Diversity

The future of finance is more diverse

Efforts to diversify the pipeline of potential CFOs are starting to show results.
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· 4 min read

While the path to becoming a finance chief looks very different than it did just a few years ago, the field continues to be predominantly white men. According to a study by executive recruiting firm Cowen Partners, of the 264 CFOs hired by “Fortune 500 and notable companies” in the first half of 2022, 80% were white and 64% were male.

But with an overall push toward more diversity in the business world, universities and industry groups are focused on improving the pipeline of candidates for future CFO and finance sector roles, to make sure people from historically marginalized and underrepresented groups are included. And some have started to see the results of these multi-year concerted efforts.

According to recruiting firm Crist Kolder Associates’s annual Volatility Report for 2022, of 677 CFOs at 2022 Fortune 500 and S&P 500 companies, 55% came from public universities and 45% came from private universities, compared to 53% public and 47% private in the 2021 report.

MBA + DEI. Stanford University produced 10 CFOs on the list, and at Stanford Graduate School of Business, 51% of US and permanent residents in its 2024 MBA class are people of color. Lori Nishiura Mackenzie, lead strategist for diversity, equity, and inclusion at Stanford Business, said her department focuses a lot on outreach, to try to make its programs more accessible to a broad range of people.

Stanford’s program is part of the Consortium for Graduate Study in Management, a nonprofit focused on diversity, equity, and inclusion in graduate business schools, and partners with organizations whose aim, Mackenzie said, “is to diversify the pool of folks that enter the MBA program who are from underrepresented historically marginalized groups.”

Mackenzie acknowledged that the cost of graduate business programs can be a significant barrier for many prospective students from underrepresented groups, so in addition to fee waiver programs, scholarships, and other forms of traditional financial aid, it has programs such as its Building Opportunities for Leadership Diversity (BOLD) Fellowship Fund.

“If you look at someone’s finances, what you might not realize is that they might be funding an extended family,” she said. “So we started the BOLD Fellowships, which enable students who, perhaps on paper, look like they can afford to use their savings or whatever financial resources they have to pay for education.” Such students might have obligations which may not be covered by traditional financial aid.

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“We’re really committed to ensure that there are as few barriers to applying and being part of our community as possible,” Mackenzie said.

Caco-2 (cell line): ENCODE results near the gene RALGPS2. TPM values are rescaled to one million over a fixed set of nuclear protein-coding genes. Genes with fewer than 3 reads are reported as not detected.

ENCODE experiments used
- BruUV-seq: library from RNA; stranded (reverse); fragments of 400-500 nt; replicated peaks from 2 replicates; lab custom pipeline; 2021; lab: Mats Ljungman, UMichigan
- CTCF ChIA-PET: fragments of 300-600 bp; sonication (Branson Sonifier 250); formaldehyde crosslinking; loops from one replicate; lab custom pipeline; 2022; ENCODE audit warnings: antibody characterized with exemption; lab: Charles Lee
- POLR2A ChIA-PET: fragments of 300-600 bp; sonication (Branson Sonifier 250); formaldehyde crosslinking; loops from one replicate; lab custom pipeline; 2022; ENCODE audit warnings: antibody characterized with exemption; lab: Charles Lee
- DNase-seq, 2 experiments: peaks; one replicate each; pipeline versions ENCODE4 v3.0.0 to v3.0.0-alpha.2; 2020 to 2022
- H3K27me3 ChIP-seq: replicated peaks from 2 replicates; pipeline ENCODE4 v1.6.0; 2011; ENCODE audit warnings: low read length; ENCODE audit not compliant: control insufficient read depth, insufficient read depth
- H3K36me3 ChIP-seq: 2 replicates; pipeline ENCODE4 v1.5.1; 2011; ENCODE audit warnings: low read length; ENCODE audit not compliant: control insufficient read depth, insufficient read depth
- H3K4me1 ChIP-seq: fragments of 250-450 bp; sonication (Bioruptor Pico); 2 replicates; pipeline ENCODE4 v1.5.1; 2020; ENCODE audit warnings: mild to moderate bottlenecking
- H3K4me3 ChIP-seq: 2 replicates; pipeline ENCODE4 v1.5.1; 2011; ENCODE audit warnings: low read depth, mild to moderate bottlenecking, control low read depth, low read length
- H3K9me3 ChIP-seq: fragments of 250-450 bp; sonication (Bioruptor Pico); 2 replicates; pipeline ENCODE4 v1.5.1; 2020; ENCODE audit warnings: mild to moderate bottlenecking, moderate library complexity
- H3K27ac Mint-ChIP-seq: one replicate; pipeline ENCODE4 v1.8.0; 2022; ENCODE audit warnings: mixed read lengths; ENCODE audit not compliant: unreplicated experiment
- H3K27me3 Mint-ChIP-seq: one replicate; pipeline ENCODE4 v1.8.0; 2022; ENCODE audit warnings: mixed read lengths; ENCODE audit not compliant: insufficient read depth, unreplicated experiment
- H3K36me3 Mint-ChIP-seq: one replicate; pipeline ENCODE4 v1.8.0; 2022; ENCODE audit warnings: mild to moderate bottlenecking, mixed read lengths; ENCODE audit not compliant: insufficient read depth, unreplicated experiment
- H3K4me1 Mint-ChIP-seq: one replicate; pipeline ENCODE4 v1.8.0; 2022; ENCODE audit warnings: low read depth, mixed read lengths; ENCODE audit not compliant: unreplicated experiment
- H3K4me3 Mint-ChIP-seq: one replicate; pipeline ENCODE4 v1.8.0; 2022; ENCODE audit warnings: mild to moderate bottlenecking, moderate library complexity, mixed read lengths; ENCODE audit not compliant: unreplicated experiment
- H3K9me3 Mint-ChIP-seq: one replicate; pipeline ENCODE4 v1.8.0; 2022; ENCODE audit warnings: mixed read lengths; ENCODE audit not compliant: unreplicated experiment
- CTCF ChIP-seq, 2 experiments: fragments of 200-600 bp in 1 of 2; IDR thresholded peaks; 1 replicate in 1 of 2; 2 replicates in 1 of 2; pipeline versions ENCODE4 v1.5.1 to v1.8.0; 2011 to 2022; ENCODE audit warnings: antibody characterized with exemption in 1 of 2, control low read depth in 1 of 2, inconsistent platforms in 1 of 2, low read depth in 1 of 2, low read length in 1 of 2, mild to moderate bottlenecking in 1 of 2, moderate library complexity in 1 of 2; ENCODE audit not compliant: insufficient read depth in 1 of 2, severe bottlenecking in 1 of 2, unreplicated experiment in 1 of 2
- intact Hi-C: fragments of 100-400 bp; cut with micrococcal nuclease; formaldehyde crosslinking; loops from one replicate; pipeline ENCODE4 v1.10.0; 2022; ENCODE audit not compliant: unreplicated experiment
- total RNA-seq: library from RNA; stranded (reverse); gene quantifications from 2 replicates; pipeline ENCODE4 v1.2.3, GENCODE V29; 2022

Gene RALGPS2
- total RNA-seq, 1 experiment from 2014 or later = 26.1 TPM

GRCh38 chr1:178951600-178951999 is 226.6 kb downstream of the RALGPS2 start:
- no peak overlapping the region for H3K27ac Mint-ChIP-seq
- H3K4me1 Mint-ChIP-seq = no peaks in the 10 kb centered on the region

The accountant’s apprentice. The Crist Kolder report also found that today’s CFOs are more likely to hold an MBA than a CPA. That certainly doesn’t mean accountants are going away altogether, but these days, number-crunching accounting skills aren’t always seen as a requirement for a finance chief. Therefore, the Association of International Certified Professional Accountants has a multi-year strategy focused on getting more students into the accounting profession.

Tom Hood, EVP of business engagement and growth at the AICPA, told CFO Brew that the organization hears from senior finance leaders of top companies that a talent shortage is the “No. 1 issue they’ve been facing now for more than a year and a half.” The AICPA came up with a potential solution: an apprenticeship program.

“The idea of professional apprenticeship is a lot more recent, but it is a major thing,” Hood said. “Finance is transformed; it’s a different skill set than it was even five years ago, right?” In November, the AICPA partnered with the US Department of Labor for its new Registered Apprenticeship for Finance Business Partners program, and announced the first three companies participating: Liberty Bank, Aon, and HP.

“Registered apprenticeship is a proven model and solid investment for employers seeking to develop a talented and diverse workforce,” US Labor Secretary Marty Walsh said in a statement. “Today’s signing reflects the department’s continued commitment to expanding registered apprenticeship programs in high-growth and emerging industries.”

Joanne Fiore, VP of professional media, pathways, and inclusion at the AICPA, said the structure of the apprenticeship program was key; it requires employers to provide on-the-job support, training, and mentorship.

“It’s a very structured program, flexible but structured,” Fiore told CFO Brew. “The employers, as you can imagine, [are] highly motivated to make this successful.” —KL

News built for finance pros

The latest news and insights corporate finance professionals need to know to keep up with their constantly evolving industry.